Oprah Winfrey attributes the success of her television show as #1 for 25 years in large part based on her business operations tactic to infuse every show with a loving intention. She got this practice from Gary Zukav's book Seat of the Soul. As we choose new ways to operate at work to become better versions of ourselves out of this quarantine, infusing loving intentions is a practice to add to the list. This blog explains what intentions are and how you can use them to enhance your career success and satisfaction.
What is an intention?
Everything you say and every action you take begins with an intention. Intention is the energy that infuses the word or the deed. It is the real reason behind what you say or do. And when you drill down deep, in essence, there are only ever two possible intentions: love or fear. Intentions of love are about contributing your gifts to serve the needs of others. Intentions of fear are about making yourself look good and to avoid pain.
Why intention matters
Gary Zukav explains why intention matters when he writes: "Every action, thought, and feeling is motivated by an intention, and that intention is a cause that exists as one with an effect. If we participate in the cause, it is not possible for us not to participate in the effect." This means that when we act with an intention of fear, the effect that we create is more fear, and when we act with an intention of love, the effect that we create is more love. This is aligned with the idea of karma: the energy that we send out is the energy that comes back to us.
Oprah believes deeply in this idea of sending out loving energy. According to Oprah, she required that her producers present a loving intention for why they wanted to do each show before she would approve it, and the intention had to be authentic for and resonate with her. She would not do a show simply to advance ratings or look good by featuring a big celebrity - that would be based in fear. The loving intentions she infused into each show ensured that the work was done to genuinely contribute to the audience. And obviously, that operational tactic paid off for her with great love and success coming back her way.
How to infuse loving intention into your work
In practice, consciously choosing your intention before taking action gives you the power to create your reality and to bring good results to you.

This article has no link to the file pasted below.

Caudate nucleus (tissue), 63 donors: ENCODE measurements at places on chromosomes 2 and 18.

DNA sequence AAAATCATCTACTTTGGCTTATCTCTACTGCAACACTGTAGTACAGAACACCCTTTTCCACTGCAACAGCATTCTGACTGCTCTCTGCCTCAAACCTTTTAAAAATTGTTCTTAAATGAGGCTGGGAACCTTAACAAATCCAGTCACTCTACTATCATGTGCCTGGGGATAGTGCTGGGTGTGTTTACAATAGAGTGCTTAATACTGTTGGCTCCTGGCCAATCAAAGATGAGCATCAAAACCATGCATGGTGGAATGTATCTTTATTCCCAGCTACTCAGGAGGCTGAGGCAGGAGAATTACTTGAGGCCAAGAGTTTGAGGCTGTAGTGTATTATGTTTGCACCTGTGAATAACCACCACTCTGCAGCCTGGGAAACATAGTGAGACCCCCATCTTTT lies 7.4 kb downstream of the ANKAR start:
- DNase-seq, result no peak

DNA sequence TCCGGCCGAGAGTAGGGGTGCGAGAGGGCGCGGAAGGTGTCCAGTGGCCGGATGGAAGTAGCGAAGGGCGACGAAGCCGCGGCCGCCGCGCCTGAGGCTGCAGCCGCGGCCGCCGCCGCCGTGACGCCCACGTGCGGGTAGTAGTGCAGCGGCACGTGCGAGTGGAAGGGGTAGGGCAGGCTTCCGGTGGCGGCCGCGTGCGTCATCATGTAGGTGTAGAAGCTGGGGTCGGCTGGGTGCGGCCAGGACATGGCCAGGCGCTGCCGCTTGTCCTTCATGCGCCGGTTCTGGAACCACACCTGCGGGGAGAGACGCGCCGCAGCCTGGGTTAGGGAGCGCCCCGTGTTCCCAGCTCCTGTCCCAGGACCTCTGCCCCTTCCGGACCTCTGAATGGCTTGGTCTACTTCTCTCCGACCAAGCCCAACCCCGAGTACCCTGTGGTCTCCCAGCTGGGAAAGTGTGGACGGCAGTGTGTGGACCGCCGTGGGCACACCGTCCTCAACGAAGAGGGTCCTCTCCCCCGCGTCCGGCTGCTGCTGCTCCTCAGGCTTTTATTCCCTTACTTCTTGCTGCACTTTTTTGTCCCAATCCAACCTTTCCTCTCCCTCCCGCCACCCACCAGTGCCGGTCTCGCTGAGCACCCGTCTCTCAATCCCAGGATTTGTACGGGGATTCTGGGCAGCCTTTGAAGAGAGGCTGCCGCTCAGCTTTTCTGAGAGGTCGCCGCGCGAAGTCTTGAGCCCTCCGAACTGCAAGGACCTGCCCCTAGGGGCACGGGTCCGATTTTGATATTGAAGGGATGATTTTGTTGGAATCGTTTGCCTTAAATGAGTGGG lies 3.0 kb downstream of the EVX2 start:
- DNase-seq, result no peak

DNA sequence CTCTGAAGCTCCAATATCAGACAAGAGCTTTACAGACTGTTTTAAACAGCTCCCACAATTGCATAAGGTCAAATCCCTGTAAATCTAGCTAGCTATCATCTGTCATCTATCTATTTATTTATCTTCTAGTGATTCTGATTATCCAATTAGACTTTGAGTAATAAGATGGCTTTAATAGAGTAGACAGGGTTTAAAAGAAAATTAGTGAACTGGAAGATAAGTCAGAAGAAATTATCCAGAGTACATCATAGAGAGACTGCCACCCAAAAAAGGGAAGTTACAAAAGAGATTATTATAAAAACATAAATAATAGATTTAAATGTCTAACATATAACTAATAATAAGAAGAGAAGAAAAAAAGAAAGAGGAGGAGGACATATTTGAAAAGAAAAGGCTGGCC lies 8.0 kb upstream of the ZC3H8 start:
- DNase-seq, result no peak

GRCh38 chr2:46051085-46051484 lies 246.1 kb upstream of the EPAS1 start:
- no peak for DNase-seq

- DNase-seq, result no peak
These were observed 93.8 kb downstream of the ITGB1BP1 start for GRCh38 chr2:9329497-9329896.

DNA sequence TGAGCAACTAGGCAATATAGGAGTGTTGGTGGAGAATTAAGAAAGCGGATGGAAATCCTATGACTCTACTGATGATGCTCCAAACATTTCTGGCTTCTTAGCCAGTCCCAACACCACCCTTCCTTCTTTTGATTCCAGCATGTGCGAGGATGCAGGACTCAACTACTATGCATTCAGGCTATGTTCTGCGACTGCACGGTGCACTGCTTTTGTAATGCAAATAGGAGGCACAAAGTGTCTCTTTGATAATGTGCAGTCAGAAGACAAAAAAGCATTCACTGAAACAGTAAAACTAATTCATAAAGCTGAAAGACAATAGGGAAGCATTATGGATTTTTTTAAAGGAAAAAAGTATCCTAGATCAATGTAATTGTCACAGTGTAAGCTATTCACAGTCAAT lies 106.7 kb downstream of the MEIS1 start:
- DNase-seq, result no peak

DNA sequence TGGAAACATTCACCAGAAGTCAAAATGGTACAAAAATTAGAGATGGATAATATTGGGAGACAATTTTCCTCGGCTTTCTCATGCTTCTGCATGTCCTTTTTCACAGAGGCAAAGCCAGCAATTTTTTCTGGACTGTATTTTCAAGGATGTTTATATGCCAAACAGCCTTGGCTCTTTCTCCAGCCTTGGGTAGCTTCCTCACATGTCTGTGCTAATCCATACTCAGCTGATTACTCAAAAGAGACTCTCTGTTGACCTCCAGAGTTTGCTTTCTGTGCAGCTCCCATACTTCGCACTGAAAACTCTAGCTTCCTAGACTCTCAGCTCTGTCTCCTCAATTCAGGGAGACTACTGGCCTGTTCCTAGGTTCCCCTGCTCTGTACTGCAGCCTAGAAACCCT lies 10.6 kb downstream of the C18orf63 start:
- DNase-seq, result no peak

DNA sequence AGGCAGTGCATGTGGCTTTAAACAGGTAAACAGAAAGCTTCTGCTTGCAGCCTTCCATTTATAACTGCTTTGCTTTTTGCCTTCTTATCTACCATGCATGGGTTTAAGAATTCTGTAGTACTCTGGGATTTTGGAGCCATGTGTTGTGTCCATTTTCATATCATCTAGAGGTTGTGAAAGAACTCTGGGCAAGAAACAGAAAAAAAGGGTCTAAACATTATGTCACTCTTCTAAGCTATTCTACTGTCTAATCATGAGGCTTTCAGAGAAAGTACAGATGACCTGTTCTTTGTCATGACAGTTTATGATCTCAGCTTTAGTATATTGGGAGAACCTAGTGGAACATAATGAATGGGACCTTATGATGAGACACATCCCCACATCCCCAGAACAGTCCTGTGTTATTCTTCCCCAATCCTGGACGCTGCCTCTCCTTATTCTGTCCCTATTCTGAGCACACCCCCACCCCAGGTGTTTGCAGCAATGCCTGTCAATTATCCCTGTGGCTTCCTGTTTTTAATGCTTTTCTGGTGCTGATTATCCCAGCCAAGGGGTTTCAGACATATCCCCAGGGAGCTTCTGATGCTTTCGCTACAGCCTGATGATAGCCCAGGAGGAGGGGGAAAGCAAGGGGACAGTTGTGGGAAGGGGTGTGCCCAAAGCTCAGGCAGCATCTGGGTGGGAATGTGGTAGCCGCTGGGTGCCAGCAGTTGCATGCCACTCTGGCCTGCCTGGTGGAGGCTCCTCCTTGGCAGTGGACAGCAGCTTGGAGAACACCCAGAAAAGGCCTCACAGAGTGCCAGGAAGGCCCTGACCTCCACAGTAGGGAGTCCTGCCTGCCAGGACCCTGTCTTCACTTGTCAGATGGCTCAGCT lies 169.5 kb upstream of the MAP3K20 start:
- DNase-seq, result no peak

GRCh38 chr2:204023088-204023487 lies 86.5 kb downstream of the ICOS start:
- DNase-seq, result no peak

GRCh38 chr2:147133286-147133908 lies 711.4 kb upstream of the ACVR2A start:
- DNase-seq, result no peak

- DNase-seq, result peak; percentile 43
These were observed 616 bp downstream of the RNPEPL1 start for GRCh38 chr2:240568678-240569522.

Here are 2 examples:
Scenario 1: Taking on an extra project because you don't want to disappoint the person asking. This is acting from fear. As Oprah calls it, this is: "the disease to please." This might sound surprising to you. You might assume when you don't want to disappoint someone you are acting with a loving intention. It is fear because when you really drill down, you're afraid that the person who asked you will judge you or abandon you if you say no. You're actually being manipulitive in saying yes - doing something you don't want to do to be liked and avoid pain. When you give from love, you give freely because you really want to share. If you can create genuine sharing of your gifts in this situation, maybe by changing something about the project so that you truly feel like it is an act of service, you can infuse the situation with loving intention. If not, you can lovingly say "no."
Scenario 2: Creating a new product to increase revenue.
Acting for money alone is acting from fear when deep down the energy comes from a desire to look successful, be admired, or to avoid the pain of not having things money can buy. You can always add a true sense of contribution to business by identifying a need of others and creating the product to be helpful. As a comparison, it's not that Oprah always turned down celebrity guests who would be good for ratings. Rather she would do such a show when the producers could infuse it with love and some force for good in the messaging and the interview. In creating a new product then, you want to be sure you and your team infuse a loving intention into it. Or, you can lovingly drop the project and find something you can create that would be from a sense of genuine service and contribution.
To help you determine whether you are acting from fear or love, here are a few clues:
You can start to infuse this practice into your work right now by first observing yourself. You might pause and ask several times a day: What is my intention here? Am I acting in love or fear? If you're not Mother Theresa and you're not yet operating 100% from love, your first step would be recognizing fearful intentions behind your actions. Catching yourself acting from fear is insightful! You don't need to beat yourself up for this; simply observe and be curious. With time, you'll become more proactive. You can improve on the quality that goes out and the responses that come back by consciously choosing intentions around your meetings, product ideas, new hires, and everything else. Eventually, infusing loving intentions can become an everyday operational tactic that engages your whole team in quality and goodness going out and coming back.
About the Author
Gina Marotta is a career coach and speaker teaching and inspiring people to unleash their genius. She is a former defense attorney for some of Chicago’s highest profile criminal cases, served as Managing Director for a national nonprofit catalyzing career advancement for women and girls, and has been featured in media outlets like: Thrive Global, The Huffington Post, and WGN Radio. She has also been named 50 Under 50 and among 100 Women Making a Difference.